Eye Care Professionals
Information about eye care professionals
There are a range of professionals involved in looking after your eye health including, optometrists, dispensing opticians and other staff:
Optometrists (Opticians) are qualified professionals who are trained to assess your vision and your eye health.
Optometrists examine all parts of your eyes and can detect many eye conditions and diseases. The vision assessment that optometrists perform includes:
- how well you can see on an eye examination chart
- your colour vision
- your visual field
- your eye muscle movements
- (if necessary) your ability to detect contrast
- Examine the internal eye
- Examine the external eye and the surface of the eye
Optometry practices may have an Independent Prescriber (IP) Optometrists, these are optometrists who can prescribe ophthalmic medications and, if required, can provide you with a prescription which you can take to your local pharmacy.
If an optometrist detects a problem with your eyes they may be able to manage it themselves or, they may refer you to another eye-care professional e.g. hospital eye service.
If you are unable to leave your home, some optometrists can provide an eye examination at home.
Dispensing opticians are trained professionals who can prescribe and fit spectacles, contact lenses, and low vision aids.
Optometrists and Dispensing Opticians must be registered with the General Optical Council. If you wish to check the registration of an optometrist or dispensing optician, visit the General Optical Council website.
In addition to sight tests and the provision of optical appliances such as spectacles and contact lenses, optometrists may also be approved to provide enhanced services.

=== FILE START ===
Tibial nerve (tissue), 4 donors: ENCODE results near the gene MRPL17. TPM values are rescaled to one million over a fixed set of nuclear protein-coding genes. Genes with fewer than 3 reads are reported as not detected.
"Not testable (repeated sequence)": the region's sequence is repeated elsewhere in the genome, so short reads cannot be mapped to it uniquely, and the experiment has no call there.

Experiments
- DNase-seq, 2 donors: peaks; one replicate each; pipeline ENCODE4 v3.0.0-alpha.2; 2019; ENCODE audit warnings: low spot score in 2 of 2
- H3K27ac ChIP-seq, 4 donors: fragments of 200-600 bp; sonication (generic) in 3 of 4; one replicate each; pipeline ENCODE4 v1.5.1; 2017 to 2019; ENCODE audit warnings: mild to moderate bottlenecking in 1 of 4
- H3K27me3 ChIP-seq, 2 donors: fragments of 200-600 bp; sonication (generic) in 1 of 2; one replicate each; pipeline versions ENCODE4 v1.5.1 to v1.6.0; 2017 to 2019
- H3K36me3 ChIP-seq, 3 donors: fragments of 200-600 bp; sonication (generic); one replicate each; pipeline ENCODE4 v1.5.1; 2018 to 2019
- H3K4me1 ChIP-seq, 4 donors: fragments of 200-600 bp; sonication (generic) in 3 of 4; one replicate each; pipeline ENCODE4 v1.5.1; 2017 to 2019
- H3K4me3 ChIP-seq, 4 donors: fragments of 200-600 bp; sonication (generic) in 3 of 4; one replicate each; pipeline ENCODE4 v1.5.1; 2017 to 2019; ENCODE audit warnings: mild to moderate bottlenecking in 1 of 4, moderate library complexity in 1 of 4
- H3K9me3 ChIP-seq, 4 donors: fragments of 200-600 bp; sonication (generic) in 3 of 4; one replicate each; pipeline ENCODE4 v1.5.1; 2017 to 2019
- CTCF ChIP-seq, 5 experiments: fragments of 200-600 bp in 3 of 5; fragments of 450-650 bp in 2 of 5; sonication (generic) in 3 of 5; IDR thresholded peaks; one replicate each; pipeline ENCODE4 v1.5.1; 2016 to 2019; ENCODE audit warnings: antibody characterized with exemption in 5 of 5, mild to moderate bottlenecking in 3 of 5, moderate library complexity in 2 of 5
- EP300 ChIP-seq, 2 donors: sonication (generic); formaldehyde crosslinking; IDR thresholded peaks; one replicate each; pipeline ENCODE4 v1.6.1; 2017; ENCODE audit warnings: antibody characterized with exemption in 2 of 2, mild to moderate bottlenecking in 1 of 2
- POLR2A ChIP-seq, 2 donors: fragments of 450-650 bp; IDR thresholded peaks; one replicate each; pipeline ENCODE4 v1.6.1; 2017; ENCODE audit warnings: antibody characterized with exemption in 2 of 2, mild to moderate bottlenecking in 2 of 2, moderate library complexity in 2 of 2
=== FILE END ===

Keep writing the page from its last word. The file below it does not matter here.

Enhanced services enable the optometrist to undertake additional or repeat tests to better determine the status of your eye health. Your optometrist will advise you if you require these additional or repeat tests.
One of these enhanced services may be provided if your optometrist detects signs of a condition called ‘ocular hypertension’ or ‘glaucoma’ when they examine your eyes.
Some patients who may have previously attended the hospital eye service for monitoring of their condition (ocular hypertension) can now attend an optometrist in the community to have their condition reviewed and monitored, instead of travelling to a hospital eye clinic. Patients who are suitable for this service will be provided with information by their eye clinic staff. Please read and understand more about this service at the following link: Transforming eye care in the community.
Northern Ireland Primary Eyecare and Assessment Service (NI PEARS) is another optometry enhanced service for persons who have a new and sudden eye problem. NI PEARS is provided in the majority of optometry practices in Northern Ireland. For full information on this service click here.